This post is the 4th in an ongoing series about passwords. You may want to check out the other parts by clicking on tag: passwords.


Some of the most popular sites today are social media sites like Facebook. For whatever reason, Facebook does not encrypt your password like a banking site would. How would you know?

Well, the giveaway is in the URL, or web address. Secure sites begin with https, not just http.

The “s” stands for secure, and it’s very much absent from Facebook’s sign-in page. This means that your password is sent unencrypted to Facebook’s servers after you click the Login button. Such a transmission is subject to a man-in-the-middle attack, meaning that if someone is “watching” network data coming from your computer, they can see your password. Secure connections encrypt the information you submit, so even if it is intercepted, it’s of no use to the interceptor.

It's not just Facebook either. Many, many sites require or "encourage" you to create a username and password to make use of the site.  Even some web-based email programs like Gmail used http as the default protocol until recently.

If getting your password intercepted sounds unlikely, I assure you it isn’t. You can find free software online that would enable the 16-year-old sitting across from you at your favorite coffee shop to see everything you send unencrypted.

The biggest problem? If you use the same password for all your sites, you may be giving away your bank password when you sign into an non-secure site like Facebook even though it seems like you’ve done nothing wrong. You wouldn’t want to shout out your password to everyone in the coffee shop as you log into Facebook, but that may be what you’re doing.

Another way that hackers prey on folks is through the use of key loggers, which are a type of malware that sometimes sneak its way onto people’s computers. A key logger can record everything you type and sends the information to someone else. The more you type a password on a computer with a key logger, the more likely it will come to the attention of someone who wants to access your accounts. By the time you find out, it may be too late.

Additionally, if you use public computers a lot, the chance of a key logger being on the computer is greater. You really have no way of knowing who has used the computer and what their intentions were.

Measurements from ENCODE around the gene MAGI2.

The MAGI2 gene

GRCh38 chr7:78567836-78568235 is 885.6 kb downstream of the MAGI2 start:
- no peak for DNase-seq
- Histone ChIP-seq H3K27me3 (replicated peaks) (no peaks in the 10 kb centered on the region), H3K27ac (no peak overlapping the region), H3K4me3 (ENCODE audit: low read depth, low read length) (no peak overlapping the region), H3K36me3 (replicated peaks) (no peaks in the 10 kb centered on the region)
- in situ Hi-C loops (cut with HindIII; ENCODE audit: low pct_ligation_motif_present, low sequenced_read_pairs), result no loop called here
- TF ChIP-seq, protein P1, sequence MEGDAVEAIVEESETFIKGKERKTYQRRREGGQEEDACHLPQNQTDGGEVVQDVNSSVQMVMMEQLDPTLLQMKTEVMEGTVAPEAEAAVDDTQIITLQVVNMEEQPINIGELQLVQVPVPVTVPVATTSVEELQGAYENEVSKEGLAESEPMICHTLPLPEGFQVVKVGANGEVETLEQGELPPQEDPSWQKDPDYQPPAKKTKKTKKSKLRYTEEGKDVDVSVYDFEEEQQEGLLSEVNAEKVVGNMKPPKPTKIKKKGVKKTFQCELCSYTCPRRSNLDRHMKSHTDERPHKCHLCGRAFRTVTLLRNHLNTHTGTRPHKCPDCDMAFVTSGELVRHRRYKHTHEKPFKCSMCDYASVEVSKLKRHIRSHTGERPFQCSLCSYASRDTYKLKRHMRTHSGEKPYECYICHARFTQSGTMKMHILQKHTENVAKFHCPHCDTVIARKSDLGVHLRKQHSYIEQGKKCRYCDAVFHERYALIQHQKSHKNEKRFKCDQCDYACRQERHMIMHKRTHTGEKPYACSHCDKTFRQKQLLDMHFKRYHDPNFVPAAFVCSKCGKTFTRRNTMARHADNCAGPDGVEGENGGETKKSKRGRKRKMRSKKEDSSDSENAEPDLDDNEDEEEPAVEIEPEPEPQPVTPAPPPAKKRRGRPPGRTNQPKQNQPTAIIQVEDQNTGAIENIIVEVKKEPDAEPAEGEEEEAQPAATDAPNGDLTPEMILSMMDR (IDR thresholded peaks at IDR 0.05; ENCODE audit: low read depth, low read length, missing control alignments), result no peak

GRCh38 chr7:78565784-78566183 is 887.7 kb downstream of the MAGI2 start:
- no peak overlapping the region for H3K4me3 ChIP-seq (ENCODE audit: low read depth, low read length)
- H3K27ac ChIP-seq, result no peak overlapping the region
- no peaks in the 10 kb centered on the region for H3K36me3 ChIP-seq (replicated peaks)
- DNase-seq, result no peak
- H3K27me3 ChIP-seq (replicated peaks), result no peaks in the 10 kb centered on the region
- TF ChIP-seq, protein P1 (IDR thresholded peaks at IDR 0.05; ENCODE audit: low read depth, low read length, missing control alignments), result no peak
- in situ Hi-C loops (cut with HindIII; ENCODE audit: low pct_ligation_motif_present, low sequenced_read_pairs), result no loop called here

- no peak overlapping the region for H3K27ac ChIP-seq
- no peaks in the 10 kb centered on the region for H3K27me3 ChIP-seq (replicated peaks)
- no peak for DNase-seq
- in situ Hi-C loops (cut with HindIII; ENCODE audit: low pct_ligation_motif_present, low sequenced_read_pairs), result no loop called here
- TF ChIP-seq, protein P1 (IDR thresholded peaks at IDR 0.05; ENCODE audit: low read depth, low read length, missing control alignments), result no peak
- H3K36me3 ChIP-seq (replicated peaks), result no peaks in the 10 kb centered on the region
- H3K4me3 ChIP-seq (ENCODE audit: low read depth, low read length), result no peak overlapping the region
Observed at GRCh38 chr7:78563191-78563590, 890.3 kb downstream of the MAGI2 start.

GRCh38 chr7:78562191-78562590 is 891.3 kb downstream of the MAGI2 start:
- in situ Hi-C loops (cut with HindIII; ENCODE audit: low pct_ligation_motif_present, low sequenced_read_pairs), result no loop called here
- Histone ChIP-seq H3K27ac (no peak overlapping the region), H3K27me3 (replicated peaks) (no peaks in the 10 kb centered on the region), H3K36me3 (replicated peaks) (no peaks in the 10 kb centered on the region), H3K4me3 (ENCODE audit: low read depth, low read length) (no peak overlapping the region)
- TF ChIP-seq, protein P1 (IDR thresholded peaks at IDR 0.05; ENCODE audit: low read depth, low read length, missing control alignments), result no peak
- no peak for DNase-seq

These are just a few reasons why using the same password for all of your sites is a bad idea. Once your password is in the hands of the bad guys, all of your accounts are vulnerable–email, banking sites, brokerage sites, and much more.

Picture the various websites that make up your online “life” as a bunch of rooms in a long, narrow building. Each room has a door to the outside and also a door to the adjacent room. If a thief figures out which key unlocks any of the outside doors, and you use the same key for each lock, he can go anywhere.

In the first post of this series, we established 3 basic criteria for passwords:

  1. My password can’t be simple and popular
  2. My password can’t say anything about me
  3. My password can’t be a real word

I strongly encourage you to add a 4th rule: at a minimum, do not use the same password for financial sites and email or social media sites. The risk is way too high. Just think about how often you see people posting on Facebook that their account has been hacked. Having some hacker write silly things on your Facebook wall is bad enough; giving him access to your savings account is worse.

If you’re feeling concerned, that’s good. A little paranoia goes a long way on the web. But I don’t want you to be too worried because I’m going to offer some solutions to these problems.

And it’s also important to remember that nothing is foolproof. As long as people are people, there were be good ones and bad ones. And we all make mistakes. The key is to find the right balance between security and ease of use.

Leaving your house keys hanging by the door step would ensure that you’d never get locked out, but it doesn’t keep you very safe. In a perfect world, we wouldn’t need keys or passwords, but the world isn’t perfect, so we must sacrifice a little convenience to keep ourselves and our families safe.

Stay tuned for more upbeat posts on passwords.

[Photo by anyjazz65 via Flicker]